Moated site 440m south west of Lindridge Fields Farm


Heritage Category:
Scheduled Monument
List Entry Number:
Date first listed:


Ordnance survey map of Moated site 440m south west of Lindridge Fields Farm
© Crown Copyright and database right 2019. All rights reserved. Ordnance Survey Licence number 100024900.
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The building or site itself may lie within the boundary of more than one authority.

Hinckley and Bosworth (District Authority)
National Grid Reference:
SK 47181 04709

Reasons for Designation

Around 6,000 moated sites are known in England. They consist of wide ditches, often or seasonally water-filled, partly or completely enclosing one or more islands of dry ground on which stood domestic or religious buildings. In some cases the islands were used for horticulture. The majority of moated sites served as prestigious aristocratic and seigneurial residences with the provision of a moat intended as a status symbol rather than a practical military defence. The peak period during which moated sites were built was between about 1250 and 1350 and by far the greatest concentration lies in central and eastern parts of England. However, moated sites were built throughout the medieval period, are widely scattered throughout England and exhibit a high level of diversity in their forms and sizes. They form a significant class of medieval monument and are important for the understanding of the distribution of wealth and status in the countryside. Many examples provide conditions favourable to the survival of organic remains.

The double moated site 440m south west of Lindridge Fields Farm survives well and is good example of this class of monument. The moated island will retain buried structural and artefactual evidence relating to the buildings which originally existed here, whilst, despite some infilling, the moat ditches will retain both environmental and artefactual information associated with the occupation of the site and the economy of its inhabitants.


The monument is situated approximately 1km north west of Desford and includes the earthwork and buried remains of a moated site. It has external dimensions of approximately 105m north west-south east and 116m north east-south west and includes inner and outer moat ditches. The outer moat, which is shown on early Ordnance Survey maps, measures up to 12m wide. It has been mostly infilled, although the north western corner remains water-filled, but the moat ditches are considered to survive as a buried features and are thus included in the scheduling. A 19th century plan of the site provides evidence for further channels to the west and north west of the moated site, running north and then westwards from the north western corner of the outer moat. Most of these channels have been modified by ploughing, whilst the only visible section, to the north west of the moated site, has been culverted, and they are not included in the scheduling. The inner moat arms are water-filled and average 12m in width. In the mid-19th century the inner moat was drained and six, early 14th century, pottery vessels were recovered. There is no visible evidence for the original access onto the moated island and it is thought that it was via a bridge. The island itself, which is square in plan, is slightly raised above the surrounding ground surface and will retain buried deposits associated with its occupation and use. The timber steps, flagstones and the electricity pole are excluded from the scheduling, although the ground beneath these features is included.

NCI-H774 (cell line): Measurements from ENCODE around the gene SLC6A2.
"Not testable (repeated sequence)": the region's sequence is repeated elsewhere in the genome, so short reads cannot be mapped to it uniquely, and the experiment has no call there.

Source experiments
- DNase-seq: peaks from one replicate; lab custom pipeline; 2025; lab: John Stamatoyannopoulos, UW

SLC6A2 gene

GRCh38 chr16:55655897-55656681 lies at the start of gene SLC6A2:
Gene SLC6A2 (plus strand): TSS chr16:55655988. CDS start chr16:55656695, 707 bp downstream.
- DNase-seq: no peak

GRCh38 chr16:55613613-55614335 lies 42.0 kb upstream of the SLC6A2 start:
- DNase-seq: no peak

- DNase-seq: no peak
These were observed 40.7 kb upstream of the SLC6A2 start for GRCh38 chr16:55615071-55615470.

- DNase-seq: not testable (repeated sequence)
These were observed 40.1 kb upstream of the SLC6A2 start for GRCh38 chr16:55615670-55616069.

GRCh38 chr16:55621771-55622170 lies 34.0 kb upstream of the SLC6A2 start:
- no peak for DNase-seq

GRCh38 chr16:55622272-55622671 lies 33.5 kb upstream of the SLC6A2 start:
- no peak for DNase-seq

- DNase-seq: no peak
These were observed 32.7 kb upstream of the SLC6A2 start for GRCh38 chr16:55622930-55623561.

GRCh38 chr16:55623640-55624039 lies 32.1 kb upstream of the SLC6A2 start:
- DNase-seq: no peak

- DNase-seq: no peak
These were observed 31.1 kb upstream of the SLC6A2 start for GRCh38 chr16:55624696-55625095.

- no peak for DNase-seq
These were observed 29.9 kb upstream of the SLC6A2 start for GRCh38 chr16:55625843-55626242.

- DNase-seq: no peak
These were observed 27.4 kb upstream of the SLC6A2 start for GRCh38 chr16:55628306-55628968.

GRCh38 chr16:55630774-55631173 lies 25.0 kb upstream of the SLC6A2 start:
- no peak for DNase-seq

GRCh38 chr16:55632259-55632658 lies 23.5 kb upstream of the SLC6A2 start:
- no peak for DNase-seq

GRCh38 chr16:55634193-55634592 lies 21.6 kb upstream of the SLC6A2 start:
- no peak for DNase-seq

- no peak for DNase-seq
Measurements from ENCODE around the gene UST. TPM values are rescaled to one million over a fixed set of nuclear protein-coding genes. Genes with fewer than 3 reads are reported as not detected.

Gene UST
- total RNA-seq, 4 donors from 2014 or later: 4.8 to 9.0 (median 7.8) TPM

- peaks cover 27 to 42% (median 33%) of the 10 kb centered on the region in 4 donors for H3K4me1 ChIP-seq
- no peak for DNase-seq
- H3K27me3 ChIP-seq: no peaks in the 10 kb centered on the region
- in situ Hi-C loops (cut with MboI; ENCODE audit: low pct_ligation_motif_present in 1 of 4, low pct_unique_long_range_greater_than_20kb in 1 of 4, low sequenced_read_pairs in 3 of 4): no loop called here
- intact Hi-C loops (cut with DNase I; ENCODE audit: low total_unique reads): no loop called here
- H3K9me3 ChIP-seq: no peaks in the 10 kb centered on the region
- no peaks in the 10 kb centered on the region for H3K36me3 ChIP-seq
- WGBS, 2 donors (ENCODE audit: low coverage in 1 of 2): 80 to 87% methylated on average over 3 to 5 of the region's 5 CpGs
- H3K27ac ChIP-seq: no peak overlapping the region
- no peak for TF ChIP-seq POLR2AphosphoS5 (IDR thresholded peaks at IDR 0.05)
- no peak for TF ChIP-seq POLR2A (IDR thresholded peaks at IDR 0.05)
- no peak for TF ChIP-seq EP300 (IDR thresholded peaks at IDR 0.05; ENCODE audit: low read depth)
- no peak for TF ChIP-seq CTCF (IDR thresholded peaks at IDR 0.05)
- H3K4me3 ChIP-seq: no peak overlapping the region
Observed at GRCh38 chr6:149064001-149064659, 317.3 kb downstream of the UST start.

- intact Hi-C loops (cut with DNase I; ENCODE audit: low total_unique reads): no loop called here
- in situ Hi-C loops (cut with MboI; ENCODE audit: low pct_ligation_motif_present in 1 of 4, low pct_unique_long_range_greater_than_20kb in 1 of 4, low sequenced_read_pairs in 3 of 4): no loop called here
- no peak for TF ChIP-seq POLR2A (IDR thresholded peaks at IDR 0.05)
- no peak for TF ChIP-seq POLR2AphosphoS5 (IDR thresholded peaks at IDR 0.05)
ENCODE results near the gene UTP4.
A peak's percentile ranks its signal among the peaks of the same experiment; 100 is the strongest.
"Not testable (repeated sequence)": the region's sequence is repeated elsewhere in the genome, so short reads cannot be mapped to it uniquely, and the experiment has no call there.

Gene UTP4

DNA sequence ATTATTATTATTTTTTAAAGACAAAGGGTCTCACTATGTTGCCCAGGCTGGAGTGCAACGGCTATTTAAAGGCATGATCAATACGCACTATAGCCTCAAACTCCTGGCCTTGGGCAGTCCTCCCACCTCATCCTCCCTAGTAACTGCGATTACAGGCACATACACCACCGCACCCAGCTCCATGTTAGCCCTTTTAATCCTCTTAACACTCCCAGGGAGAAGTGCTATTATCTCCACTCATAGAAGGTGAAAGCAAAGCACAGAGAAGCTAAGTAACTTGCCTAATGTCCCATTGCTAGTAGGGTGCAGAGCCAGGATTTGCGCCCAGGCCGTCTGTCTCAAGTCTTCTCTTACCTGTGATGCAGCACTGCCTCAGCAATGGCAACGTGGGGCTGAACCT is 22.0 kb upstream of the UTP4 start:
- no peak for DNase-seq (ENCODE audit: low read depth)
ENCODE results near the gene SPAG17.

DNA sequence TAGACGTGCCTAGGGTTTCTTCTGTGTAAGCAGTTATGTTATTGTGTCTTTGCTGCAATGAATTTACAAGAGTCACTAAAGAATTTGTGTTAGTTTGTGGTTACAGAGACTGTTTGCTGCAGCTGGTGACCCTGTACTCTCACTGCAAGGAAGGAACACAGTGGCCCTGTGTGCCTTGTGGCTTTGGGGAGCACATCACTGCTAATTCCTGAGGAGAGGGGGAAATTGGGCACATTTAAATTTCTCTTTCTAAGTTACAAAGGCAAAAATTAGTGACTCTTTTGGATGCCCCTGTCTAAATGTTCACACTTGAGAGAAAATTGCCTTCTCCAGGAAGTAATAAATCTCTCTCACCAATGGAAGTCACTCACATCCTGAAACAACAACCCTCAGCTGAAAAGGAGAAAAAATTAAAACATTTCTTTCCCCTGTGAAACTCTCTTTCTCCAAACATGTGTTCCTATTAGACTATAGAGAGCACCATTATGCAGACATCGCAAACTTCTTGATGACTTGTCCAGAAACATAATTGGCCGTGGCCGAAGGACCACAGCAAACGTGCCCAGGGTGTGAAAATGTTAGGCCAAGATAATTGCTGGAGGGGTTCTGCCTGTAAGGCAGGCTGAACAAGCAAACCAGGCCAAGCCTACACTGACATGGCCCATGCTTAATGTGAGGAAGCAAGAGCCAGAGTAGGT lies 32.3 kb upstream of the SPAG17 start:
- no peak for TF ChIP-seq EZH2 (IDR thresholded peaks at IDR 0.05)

MAP EXTRACT The site of the monument is shown on the attached map extract. It includes a 2 metre boundary around the archaeological features, considered to be essential for the monument's support and preservation.


The contents of this record have been generated from a legacy data system.

Legacy System number:
Legacy System:


Books and journals
Hoskins, WG, The Heritage of Leicestershire, (1950), 16


This monument is scheduled under the Ancient Monuments and Archaeological Areas Act 1979 as amended as it appears to the Secretary of State to be of national importance. This entry is a copy, the original is held by the Department for Digital, Culture, Media and Sport.

End of official listing

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